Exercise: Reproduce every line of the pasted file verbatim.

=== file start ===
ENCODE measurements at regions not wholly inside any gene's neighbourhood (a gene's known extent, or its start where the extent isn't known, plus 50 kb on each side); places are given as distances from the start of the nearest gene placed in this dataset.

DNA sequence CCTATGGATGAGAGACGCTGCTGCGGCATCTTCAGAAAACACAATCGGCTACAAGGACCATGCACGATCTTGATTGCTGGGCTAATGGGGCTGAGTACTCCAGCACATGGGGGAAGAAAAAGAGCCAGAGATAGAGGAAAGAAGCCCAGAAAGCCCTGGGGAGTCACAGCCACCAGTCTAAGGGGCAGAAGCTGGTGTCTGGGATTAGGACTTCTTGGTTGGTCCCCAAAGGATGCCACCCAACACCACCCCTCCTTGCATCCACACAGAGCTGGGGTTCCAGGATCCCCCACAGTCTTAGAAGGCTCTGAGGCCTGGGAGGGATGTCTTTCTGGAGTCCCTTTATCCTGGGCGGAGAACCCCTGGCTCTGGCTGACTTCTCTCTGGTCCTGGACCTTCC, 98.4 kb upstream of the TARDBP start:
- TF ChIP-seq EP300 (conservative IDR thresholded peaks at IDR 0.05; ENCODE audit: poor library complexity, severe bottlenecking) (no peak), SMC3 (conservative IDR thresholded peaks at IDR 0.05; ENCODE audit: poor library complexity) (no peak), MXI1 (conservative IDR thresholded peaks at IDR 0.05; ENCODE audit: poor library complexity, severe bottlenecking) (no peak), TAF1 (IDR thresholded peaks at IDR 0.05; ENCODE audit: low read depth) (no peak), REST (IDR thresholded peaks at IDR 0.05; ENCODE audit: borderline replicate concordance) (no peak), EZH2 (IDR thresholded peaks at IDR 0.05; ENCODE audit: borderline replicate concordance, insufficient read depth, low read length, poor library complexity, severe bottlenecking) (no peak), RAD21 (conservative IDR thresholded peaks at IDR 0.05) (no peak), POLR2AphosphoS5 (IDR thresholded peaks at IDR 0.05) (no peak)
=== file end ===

ENCODE measurements at regions not wholly inside any gene's neighbourhood (a gene's known extent, or its start where the extent isn't known, plus 50 kb on each side); places are given as distances from the start of the nearest gene placed in this dataset.

DNA sequence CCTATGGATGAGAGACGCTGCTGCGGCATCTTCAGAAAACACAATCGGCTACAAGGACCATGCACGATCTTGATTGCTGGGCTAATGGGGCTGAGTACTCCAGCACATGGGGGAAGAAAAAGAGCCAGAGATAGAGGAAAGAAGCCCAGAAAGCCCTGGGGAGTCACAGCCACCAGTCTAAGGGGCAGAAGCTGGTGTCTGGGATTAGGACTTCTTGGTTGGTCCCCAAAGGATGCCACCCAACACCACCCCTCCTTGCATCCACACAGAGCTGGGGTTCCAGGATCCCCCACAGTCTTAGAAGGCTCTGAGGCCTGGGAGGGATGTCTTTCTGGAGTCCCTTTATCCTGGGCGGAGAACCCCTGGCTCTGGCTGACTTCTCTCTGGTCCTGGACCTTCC, 98.4 kb upstream of the TARDBP start:
- TF ChIP-seq EP300 (conservative IDR thresholded peaks at IDR 0.05; ENCODE audit: poor library complexity, severe bottlenecking) (no peak), SMC3 (conservative IDR thresholded peaks at IDR 0.05; ENCODE audit: poor library complexity) (no peak), MXI1 (conservative IDR thresholded peaks at IDR 0.05; ENCODE audit: poor library complexity, severe bottlenecking) (no peak), TAF1 (IDR thresholded peaks at IDR 0.05; ENCODE audit: low read depth) (no peak), REST (IDR thresholded peaks at IDR 0.05; ENCODE audit: borderline replicate concordance) (no peak), EZH2 (IDR thresholded peaks at IDR 0.05; ENCODE audit: borderline replicate concordance, insufficient read depth, low read length, poor library complexity, severe bottlenecking) (no peak), RAD21 (conservative IDR thresholded peaks at IDR 0.05) (no peak), POLR2AphosphoS5 (IDR thresholded peaks at IDR 0.05) (no peak)